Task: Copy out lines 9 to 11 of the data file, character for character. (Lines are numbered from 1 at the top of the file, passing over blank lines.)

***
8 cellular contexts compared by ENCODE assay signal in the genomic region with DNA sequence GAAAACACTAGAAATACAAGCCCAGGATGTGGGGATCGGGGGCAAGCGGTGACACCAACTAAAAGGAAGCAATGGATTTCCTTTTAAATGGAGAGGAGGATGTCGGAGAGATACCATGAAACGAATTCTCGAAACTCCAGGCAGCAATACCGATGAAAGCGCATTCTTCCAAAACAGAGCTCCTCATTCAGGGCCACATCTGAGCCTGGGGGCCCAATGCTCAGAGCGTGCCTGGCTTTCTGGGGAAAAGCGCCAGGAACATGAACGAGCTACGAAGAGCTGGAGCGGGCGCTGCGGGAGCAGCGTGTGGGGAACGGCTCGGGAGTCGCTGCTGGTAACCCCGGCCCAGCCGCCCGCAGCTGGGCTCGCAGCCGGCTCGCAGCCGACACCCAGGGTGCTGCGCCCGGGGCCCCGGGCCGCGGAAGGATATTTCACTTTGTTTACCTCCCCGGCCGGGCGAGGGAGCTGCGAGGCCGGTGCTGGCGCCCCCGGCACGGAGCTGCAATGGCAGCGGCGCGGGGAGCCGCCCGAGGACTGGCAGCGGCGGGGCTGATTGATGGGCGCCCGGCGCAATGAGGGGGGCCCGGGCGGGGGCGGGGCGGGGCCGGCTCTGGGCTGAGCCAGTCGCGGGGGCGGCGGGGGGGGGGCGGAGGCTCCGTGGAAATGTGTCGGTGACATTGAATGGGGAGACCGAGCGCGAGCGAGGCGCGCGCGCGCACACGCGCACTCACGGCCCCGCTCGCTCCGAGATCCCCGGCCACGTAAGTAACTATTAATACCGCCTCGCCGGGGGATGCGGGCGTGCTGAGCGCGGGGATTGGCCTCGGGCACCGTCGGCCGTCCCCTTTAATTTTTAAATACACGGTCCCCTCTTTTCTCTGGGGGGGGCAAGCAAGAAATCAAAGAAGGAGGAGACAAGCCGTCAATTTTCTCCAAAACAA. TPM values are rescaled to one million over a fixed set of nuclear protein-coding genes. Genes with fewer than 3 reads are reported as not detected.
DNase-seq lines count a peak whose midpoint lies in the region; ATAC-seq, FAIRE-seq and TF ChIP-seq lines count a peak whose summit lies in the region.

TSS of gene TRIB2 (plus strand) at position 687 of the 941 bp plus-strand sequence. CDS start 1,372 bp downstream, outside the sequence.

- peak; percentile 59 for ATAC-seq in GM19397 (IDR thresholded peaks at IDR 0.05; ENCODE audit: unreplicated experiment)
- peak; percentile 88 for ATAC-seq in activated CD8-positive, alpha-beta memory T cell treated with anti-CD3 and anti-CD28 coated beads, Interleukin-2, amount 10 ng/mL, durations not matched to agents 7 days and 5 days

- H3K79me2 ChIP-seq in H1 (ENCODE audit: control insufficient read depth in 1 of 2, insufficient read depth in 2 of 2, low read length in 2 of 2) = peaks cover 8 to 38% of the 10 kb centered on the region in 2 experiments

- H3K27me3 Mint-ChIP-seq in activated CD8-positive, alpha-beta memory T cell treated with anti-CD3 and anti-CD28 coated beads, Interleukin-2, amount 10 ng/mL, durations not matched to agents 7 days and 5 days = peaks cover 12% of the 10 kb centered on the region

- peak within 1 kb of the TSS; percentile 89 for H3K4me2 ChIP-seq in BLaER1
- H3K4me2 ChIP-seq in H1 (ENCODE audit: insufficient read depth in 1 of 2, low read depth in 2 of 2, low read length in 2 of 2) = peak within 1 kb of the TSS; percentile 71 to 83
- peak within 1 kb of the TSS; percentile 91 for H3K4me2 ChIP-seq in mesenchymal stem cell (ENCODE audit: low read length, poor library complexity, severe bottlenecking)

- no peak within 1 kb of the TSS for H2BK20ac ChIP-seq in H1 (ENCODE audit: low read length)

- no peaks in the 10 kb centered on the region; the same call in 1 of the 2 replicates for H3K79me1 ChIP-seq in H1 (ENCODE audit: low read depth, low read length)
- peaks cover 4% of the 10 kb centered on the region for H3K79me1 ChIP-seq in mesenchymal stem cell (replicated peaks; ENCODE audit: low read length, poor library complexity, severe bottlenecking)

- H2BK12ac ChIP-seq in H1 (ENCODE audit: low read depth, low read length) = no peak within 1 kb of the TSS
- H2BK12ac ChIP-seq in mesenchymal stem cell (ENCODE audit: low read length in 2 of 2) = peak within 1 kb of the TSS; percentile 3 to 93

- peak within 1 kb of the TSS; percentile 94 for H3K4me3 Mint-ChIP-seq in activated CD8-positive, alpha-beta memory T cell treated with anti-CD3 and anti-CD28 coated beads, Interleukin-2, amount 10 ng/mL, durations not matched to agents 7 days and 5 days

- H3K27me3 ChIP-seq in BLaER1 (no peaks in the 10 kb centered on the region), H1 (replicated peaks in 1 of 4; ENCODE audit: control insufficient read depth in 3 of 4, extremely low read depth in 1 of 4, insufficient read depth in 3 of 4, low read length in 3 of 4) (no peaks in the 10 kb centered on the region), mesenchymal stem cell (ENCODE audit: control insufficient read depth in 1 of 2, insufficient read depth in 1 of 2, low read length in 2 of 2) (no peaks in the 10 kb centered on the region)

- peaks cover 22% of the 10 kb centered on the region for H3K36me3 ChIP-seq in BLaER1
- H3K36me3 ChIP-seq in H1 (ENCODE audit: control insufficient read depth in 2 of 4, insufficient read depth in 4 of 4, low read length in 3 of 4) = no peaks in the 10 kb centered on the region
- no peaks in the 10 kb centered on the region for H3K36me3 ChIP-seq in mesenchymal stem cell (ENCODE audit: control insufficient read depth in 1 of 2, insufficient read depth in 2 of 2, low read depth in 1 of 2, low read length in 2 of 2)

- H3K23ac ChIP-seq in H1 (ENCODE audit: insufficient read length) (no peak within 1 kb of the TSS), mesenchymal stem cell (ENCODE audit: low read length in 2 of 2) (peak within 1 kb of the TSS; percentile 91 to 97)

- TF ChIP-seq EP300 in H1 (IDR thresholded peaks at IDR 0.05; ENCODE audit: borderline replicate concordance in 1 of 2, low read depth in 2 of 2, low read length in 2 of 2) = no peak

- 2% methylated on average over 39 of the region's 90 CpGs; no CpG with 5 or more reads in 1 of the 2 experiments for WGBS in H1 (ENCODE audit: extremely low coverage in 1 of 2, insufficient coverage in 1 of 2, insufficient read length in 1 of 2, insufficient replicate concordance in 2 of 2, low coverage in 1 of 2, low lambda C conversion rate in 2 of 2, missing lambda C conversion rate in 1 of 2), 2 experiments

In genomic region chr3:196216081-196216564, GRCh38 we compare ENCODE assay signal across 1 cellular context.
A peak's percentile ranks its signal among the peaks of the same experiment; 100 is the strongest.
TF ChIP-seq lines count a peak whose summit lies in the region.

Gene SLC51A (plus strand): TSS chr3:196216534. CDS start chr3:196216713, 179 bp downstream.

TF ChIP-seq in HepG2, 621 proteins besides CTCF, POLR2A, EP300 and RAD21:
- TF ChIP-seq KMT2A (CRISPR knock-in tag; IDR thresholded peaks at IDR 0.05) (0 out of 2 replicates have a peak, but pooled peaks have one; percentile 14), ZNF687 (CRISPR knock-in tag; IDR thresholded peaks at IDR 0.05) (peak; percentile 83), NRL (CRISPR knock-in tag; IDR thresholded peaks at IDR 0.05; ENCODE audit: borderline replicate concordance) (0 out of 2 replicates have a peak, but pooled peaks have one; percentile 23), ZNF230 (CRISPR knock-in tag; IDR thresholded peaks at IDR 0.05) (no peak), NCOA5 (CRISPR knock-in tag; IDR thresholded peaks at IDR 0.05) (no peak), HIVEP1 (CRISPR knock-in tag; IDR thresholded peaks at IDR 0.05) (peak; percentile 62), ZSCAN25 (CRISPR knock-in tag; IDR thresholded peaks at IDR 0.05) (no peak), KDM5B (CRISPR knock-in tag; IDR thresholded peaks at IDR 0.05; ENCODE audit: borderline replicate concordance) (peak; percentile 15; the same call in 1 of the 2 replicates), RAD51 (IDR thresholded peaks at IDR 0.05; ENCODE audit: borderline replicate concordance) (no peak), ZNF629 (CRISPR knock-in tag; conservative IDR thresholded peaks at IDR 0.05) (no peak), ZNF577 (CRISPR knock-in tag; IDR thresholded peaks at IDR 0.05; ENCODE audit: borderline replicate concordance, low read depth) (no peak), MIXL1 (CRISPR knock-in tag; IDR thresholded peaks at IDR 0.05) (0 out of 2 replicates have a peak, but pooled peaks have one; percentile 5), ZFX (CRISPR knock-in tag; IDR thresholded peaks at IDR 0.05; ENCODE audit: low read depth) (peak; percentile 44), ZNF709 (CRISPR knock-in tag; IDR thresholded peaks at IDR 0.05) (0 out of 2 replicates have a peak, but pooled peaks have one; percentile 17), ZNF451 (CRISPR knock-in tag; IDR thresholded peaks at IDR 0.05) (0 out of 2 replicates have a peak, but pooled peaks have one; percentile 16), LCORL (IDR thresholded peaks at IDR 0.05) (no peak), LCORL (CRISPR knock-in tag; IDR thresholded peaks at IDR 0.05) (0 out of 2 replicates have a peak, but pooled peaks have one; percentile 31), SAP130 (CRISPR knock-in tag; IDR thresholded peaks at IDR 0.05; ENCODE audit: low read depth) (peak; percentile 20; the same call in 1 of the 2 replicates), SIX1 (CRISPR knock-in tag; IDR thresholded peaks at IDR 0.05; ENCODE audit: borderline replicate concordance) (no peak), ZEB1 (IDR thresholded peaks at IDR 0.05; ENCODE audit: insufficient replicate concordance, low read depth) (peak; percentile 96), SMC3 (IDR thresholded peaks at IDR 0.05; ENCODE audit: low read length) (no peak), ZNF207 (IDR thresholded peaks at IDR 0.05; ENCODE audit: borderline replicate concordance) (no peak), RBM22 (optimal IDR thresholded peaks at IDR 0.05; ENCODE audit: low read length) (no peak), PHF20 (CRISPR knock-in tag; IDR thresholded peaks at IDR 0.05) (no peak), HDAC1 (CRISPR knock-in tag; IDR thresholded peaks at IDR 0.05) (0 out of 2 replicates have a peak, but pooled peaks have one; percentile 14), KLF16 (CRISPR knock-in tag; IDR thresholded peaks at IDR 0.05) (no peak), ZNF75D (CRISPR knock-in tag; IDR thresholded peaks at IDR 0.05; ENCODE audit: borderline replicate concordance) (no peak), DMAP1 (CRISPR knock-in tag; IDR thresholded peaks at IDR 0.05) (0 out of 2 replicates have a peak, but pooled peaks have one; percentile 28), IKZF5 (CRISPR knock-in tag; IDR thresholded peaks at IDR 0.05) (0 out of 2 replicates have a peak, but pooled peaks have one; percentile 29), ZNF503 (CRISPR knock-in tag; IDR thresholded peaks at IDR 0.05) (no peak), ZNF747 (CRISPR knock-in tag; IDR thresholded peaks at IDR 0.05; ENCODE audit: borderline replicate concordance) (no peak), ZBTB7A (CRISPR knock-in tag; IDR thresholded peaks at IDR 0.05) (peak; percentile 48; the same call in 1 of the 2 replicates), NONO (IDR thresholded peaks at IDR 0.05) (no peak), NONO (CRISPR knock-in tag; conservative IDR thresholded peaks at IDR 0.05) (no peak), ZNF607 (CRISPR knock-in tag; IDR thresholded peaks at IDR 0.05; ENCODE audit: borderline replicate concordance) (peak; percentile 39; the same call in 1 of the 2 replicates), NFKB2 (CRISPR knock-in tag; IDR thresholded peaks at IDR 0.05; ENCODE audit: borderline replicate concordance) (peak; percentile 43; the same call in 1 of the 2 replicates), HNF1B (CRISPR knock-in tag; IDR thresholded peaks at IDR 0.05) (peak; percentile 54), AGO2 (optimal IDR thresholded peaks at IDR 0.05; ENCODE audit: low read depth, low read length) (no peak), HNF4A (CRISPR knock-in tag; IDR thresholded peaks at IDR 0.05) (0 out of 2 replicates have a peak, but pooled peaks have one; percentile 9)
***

- H3K4me2 ChIP-seq in H1 (ENCODE audit: insufficient read depth in 1 of 2, low read depth in 2 of 2, low read length in 2 of 2) = peak within 1 kb of the TSS; percentile 71 to 83
- peak within 1 kb of the TSS; percentile 91 for H3K4me2 ChIP-seq in mesenchymal stem cell (ENCODE audit: low read length, poor library complexity, severe bottlenecking)

- no peak within 1 kb of the TSS for H2BK20ac ChIP-seq in H1 (ENCODE audit: low read length)